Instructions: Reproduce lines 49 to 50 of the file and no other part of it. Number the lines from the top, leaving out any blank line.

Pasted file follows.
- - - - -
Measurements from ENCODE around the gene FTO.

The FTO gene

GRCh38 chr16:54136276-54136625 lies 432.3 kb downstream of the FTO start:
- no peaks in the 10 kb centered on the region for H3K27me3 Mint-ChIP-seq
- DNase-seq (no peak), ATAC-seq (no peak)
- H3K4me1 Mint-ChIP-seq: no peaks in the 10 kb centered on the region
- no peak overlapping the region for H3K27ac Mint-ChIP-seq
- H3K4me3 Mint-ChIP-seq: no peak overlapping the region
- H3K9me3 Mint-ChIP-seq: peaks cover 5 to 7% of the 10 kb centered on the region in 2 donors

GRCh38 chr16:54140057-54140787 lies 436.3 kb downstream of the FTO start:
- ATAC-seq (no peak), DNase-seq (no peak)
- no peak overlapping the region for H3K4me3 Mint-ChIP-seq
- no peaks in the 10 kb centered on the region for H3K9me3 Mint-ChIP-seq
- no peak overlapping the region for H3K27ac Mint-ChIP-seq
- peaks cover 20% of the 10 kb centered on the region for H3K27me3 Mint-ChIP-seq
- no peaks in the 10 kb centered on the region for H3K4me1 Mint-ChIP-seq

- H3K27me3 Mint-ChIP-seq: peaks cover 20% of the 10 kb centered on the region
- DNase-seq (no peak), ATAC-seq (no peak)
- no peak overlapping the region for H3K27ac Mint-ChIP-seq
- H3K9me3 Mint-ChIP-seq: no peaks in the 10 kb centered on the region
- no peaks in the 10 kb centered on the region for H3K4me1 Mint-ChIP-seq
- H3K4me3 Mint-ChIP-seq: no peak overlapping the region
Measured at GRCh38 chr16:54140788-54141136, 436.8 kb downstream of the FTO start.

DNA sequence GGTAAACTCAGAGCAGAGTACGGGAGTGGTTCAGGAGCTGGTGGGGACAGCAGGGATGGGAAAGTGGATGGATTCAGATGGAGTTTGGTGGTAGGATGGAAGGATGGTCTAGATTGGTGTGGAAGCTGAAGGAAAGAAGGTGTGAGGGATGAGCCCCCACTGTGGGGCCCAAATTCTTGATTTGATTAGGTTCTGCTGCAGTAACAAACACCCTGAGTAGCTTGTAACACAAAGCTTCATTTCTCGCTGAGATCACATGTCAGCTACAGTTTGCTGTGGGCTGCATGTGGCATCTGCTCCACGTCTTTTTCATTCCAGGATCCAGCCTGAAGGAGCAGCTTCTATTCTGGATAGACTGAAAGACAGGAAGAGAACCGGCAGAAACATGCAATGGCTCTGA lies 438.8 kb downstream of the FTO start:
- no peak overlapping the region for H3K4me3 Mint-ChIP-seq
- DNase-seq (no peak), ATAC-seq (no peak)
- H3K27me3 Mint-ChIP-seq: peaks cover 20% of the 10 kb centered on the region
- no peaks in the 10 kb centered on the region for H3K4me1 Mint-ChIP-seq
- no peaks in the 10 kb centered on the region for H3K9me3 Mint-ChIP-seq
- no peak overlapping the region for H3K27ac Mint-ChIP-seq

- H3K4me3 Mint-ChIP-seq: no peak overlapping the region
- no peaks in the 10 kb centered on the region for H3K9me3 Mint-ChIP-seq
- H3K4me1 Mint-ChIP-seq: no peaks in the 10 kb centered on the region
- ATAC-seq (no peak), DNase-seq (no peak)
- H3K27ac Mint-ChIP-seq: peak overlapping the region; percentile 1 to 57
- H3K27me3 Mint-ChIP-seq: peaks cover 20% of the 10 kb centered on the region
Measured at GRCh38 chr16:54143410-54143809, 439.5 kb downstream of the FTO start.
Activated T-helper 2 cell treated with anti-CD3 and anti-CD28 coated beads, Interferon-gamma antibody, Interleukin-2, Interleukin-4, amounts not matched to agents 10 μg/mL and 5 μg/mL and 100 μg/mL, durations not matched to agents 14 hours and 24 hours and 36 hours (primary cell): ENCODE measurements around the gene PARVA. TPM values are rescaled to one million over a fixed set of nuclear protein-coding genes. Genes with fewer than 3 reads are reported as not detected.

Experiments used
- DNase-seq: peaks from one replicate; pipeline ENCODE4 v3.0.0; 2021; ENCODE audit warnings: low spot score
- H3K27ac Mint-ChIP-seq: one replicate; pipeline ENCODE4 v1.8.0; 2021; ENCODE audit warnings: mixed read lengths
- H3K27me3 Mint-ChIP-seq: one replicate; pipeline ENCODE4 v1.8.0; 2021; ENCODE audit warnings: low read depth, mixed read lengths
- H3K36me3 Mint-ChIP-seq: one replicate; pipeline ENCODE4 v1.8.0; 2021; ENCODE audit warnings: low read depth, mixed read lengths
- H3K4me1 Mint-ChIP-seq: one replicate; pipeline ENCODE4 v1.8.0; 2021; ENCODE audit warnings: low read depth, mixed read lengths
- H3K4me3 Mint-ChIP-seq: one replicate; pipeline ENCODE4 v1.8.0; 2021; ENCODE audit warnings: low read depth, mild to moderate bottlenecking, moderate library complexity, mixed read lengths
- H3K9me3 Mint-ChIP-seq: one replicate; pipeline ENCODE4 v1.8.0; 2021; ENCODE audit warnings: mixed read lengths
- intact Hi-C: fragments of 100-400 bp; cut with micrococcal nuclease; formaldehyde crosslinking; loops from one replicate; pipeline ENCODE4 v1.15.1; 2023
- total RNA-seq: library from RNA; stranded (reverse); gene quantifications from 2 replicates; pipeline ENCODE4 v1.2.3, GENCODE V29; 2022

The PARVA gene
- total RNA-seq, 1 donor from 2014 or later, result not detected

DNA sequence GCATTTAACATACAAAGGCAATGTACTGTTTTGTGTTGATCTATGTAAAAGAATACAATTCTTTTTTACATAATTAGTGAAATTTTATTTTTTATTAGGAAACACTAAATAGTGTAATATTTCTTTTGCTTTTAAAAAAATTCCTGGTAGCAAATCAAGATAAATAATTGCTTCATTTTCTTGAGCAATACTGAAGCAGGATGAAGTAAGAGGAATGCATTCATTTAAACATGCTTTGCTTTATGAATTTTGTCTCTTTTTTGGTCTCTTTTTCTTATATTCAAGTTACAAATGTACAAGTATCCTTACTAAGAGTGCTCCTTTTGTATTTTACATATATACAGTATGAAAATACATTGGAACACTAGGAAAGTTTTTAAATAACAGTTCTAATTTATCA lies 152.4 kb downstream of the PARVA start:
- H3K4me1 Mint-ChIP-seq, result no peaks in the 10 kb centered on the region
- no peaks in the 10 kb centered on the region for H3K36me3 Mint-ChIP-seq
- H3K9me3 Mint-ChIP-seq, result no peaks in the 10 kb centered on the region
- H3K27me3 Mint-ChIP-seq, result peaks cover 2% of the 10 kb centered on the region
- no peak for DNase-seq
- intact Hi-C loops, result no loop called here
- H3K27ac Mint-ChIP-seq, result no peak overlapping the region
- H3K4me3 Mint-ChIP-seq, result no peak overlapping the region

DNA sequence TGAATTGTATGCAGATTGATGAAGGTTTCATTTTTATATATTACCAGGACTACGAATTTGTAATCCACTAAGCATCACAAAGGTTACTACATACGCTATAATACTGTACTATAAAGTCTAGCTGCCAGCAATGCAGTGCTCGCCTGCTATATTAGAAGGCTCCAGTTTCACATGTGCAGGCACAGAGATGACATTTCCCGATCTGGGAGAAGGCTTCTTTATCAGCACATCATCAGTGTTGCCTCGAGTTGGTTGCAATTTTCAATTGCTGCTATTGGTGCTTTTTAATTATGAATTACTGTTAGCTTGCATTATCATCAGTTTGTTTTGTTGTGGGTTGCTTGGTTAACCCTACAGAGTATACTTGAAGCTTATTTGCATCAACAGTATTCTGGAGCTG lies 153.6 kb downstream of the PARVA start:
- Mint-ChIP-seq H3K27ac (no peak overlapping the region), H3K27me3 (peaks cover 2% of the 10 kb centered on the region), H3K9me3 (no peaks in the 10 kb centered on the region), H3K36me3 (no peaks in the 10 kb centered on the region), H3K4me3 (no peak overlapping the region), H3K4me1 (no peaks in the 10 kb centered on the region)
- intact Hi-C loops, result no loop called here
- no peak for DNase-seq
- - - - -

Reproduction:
The PARVA gene
- total RNA-seq, 1 donor from 2014 or later, result not detected